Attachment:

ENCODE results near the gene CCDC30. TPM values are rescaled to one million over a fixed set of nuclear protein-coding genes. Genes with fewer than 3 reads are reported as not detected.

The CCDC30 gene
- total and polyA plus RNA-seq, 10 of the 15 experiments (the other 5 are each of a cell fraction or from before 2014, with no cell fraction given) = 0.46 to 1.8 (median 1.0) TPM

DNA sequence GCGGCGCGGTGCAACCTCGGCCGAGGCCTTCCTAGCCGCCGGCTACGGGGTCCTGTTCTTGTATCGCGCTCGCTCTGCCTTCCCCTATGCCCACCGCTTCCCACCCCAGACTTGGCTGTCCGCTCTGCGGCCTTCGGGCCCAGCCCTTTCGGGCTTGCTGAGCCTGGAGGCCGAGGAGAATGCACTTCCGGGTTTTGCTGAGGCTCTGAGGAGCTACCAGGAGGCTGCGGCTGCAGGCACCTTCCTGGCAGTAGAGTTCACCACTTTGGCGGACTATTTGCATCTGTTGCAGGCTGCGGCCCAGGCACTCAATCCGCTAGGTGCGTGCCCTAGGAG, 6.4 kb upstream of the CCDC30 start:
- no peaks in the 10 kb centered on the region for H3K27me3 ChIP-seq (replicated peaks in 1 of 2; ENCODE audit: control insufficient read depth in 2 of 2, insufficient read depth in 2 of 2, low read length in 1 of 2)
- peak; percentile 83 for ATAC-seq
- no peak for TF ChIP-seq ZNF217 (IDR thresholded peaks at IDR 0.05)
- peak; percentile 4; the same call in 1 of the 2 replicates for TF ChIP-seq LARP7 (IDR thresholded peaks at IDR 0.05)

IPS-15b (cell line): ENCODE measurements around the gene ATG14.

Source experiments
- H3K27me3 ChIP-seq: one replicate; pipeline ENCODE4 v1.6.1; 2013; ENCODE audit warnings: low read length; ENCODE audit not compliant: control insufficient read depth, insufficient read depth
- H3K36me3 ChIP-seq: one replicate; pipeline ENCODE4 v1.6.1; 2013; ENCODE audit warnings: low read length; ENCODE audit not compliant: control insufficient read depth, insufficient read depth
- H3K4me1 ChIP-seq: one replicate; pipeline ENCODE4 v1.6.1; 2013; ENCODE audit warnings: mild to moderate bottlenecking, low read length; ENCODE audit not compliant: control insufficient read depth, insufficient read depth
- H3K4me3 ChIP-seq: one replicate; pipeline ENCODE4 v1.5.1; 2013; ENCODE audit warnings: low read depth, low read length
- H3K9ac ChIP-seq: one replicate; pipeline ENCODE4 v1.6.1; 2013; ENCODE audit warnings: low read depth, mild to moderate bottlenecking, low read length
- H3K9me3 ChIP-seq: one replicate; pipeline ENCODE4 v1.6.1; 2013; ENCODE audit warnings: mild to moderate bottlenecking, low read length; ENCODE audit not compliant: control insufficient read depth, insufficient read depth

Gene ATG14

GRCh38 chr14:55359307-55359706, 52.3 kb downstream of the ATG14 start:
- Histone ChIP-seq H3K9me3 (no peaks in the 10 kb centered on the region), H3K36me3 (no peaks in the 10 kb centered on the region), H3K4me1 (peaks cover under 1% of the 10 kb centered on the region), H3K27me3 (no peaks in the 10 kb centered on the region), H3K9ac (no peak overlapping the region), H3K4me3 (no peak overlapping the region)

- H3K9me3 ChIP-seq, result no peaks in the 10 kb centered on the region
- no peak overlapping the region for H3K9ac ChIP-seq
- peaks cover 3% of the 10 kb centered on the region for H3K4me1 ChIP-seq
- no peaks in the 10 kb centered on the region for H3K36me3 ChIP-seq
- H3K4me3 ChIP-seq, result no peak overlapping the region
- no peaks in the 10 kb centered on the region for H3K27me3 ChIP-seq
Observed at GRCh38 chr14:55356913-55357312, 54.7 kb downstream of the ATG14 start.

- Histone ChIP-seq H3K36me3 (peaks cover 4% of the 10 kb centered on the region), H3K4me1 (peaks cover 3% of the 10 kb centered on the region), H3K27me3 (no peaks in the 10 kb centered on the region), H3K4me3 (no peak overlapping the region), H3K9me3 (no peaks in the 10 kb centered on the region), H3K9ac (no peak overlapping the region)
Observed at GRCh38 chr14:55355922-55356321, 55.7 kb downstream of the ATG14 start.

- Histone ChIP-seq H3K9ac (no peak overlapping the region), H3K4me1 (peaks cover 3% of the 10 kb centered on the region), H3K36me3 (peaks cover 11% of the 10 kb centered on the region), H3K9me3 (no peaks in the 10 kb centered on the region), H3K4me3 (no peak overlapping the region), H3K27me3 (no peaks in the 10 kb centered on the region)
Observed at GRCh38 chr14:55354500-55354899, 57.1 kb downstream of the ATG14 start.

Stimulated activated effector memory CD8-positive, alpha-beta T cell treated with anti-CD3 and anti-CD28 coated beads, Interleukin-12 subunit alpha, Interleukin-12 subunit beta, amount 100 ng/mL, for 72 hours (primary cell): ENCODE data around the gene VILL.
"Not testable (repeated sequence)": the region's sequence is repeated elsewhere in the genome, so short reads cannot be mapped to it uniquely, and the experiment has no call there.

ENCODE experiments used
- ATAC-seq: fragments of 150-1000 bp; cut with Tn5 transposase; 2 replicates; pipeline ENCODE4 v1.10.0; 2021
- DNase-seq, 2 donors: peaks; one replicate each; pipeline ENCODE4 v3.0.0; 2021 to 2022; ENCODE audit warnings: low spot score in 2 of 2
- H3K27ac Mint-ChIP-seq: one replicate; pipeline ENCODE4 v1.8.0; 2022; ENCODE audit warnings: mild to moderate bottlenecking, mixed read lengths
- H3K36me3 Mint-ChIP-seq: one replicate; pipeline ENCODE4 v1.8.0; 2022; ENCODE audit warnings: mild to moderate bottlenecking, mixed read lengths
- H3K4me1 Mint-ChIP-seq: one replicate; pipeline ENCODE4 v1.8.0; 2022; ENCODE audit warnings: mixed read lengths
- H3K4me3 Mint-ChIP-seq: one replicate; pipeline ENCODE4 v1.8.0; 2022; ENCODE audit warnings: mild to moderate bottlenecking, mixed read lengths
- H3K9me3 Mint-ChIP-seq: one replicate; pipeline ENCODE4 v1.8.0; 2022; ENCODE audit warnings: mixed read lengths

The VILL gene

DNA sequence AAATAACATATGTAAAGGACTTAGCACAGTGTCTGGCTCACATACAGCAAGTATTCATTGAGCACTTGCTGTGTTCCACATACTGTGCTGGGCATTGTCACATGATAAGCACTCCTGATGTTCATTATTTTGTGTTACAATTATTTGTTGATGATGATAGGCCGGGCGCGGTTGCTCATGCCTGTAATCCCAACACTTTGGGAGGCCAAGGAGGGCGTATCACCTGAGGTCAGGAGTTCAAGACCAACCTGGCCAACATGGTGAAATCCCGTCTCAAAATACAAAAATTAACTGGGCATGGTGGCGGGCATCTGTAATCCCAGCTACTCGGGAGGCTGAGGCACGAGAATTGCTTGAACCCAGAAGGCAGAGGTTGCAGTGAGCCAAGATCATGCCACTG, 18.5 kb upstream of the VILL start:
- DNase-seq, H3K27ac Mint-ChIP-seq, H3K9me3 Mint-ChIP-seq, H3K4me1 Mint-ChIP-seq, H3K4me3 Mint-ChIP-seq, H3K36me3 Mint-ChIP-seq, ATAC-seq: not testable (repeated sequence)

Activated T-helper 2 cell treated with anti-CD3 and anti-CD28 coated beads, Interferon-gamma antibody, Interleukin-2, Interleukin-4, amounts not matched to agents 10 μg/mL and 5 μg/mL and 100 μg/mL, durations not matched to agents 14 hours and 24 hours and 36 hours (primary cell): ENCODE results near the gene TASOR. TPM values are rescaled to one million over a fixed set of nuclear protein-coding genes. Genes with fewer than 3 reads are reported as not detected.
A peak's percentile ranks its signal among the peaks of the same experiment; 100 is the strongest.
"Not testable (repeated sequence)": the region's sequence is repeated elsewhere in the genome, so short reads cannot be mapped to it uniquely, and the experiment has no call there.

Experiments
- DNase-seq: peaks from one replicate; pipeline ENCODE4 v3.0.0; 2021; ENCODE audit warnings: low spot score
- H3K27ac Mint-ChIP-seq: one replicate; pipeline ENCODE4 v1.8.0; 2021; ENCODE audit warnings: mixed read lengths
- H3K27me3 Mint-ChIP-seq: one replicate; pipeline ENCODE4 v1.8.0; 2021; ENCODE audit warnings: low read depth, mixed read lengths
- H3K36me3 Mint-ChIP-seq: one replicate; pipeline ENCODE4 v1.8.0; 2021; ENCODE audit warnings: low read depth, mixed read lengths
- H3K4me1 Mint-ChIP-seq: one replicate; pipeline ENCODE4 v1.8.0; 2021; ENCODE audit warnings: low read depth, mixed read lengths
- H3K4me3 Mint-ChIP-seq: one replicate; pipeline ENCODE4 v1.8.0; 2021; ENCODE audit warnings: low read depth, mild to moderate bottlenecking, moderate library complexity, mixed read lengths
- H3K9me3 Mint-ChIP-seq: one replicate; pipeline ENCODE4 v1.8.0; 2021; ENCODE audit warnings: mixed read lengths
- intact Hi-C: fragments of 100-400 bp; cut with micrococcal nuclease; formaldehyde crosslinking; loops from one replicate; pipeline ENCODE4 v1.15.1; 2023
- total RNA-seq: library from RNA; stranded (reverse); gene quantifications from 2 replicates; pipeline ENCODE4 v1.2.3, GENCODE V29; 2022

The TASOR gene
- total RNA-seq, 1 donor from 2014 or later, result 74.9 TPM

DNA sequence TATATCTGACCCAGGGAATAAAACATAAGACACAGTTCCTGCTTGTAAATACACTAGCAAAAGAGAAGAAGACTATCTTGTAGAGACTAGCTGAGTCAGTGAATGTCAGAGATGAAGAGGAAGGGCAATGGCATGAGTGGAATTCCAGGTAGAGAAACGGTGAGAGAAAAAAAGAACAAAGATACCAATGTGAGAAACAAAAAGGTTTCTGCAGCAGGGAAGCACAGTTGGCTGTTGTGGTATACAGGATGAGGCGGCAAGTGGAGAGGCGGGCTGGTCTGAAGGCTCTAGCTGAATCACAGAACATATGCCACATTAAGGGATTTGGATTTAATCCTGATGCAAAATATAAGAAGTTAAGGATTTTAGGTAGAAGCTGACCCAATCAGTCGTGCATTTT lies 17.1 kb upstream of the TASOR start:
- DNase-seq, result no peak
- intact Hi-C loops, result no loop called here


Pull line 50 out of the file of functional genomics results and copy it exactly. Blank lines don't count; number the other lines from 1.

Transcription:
- H3K27me3 Mint-ChIP-seq: one replicate; pipeline ENCODE4 v1.8.0; 2021; ENCODE audit warnings: low read depth, mixed read lengths